Somehow I had escaped seeing the 1940 movie of Jane Austen’s most beloved novel until recently. My first inclination was to laugh at the costumes. At any moment, I expected Lizzy Bennet to tear down the draperies to make a dress. My second inclination was to cringe at what MGM had done to Austen’s marvelous love story. While they kept much of her dialogue, they threw out some of the best lines, and dulled her sharp, sometimes caustic wit with a typically syrupy Hollywood story.

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‘Lost in Austen’ DVD Finally Arrives

Lost in Austen's Mr. Darcy, portrayed by Eliot Cowan

Lost in Austen’s Mr. Darcy, portrayed by Elliot Cowan

A couple of weeks ago, “Lost in Austen” finally came out on DVD in the United States. Those of us who delight in this marvelously twisted take on Jane Austen’s Pride and Prejudice couldn’t be happier.

This sharply written four-part series, which originally aired on British TV, then on the Oxygen channel (and PBS) here, revolves around what happens when a modern woman, Amanda Price (excellently portrayed by Jemima Rooper), finds herself transported into fictional Georgian England, right into the heart of Jane Austen’s most famous novel. As Amanda tries to negotiate the intricacies of early 19th century dancing, dining and etiquette, Lizzy Bennet, the heroine of Pride and Prejudice, is living it up in 21st century London and shows no signs of wanting to come back.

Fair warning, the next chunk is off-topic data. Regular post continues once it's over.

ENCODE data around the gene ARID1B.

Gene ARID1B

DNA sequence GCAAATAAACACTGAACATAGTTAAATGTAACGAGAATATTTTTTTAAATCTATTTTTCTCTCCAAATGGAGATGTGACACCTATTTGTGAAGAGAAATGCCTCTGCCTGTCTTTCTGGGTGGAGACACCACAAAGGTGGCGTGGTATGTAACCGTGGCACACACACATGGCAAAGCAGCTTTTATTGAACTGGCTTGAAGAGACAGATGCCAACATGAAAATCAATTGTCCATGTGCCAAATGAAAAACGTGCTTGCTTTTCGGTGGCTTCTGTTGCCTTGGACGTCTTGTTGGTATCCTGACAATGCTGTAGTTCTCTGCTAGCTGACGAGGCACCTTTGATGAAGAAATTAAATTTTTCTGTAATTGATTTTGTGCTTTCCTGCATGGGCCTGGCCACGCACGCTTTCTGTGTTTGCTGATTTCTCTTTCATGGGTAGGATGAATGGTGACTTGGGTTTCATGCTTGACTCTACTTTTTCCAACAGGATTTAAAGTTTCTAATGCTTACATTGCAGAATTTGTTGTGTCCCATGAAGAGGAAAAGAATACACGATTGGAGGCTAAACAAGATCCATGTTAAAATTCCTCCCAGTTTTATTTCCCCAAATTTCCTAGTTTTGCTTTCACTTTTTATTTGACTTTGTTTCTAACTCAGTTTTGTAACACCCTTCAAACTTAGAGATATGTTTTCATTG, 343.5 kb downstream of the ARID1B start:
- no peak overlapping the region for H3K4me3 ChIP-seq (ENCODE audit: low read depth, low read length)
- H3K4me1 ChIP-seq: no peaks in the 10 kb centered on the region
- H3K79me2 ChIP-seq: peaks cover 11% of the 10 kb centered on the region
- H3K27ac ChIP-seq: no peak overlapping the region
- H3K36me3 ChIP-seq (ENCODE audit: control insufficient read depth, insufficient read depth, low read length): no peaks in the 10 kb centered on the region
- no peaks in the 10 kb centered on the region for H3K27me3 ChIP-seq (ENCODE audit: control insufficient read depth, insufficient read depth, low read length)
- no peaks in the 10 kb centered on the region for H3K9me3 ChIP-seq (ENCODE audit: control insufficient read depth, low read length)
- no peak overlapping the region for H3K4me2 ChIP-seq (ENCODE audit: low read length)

Like many women, Amanda loves Pride and Prejudice for its timeless love story between Mr. Darcy and Elizabeth Bennet. Then she meets the famous Fitzwilliam Darcy, who bitterly disappoints her by being a “relentlessly unpleasant,” overly arrogant aristocrat. Ah, but we knew that, didn’t we? Elliot Cowan excels as Darcy. He’s proud and overbearing, then contrite, and finally passionate. And he looks really, really good in a wet shirt. (Yes, “Lost in Austen” pays tribute to that famous jump-in-the-lake scene in the 1995 version of P&P, which cemented Colin Firth’s reputation as the Mr. Darcy for all time.)

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Jane Austen Movie Men Stand Tall

Want to play one of Jane Austen’s male romantic heroes in the movies? Don’t bother to audition unless you’re at least 6 feet tall. (Well, maybe you can squeak by at just a shade under.) Consider the evidence:

  • Colin Firth (Mr. Darcy, “Pride and Prejudice”), 6’1”
  • Jeremy Northam (Mr. Knightley, “Emma”), 6’2”
  • JJ Feild (Mr. Tilney, “Northanger Abbey”), 6’1”
  • Matthew McFadyen (Mr. Darcy, “Pride and Prejudice”), 6’3”
  • Mark Strong (Mr. Knightley, “Emma”), 6’2”
  • Ciaran Hinds (Captain Wentworth, “Persuasion”), 6’1”
  • Rupert Penry-Jones (Captain Wentworth, “Persuasion”), 6’2”
  • Alan Rickman (Col. Brandon, “Sense and Sensibility”), 6’1”
  • David Rintoul (Mr. Darcy, “Pride and Prejudice”), height unknown but it’s obvious that he’s pretty tall
  • Elliot Cowan (Mr. Darcy, “Lost in Austen”), 6’2″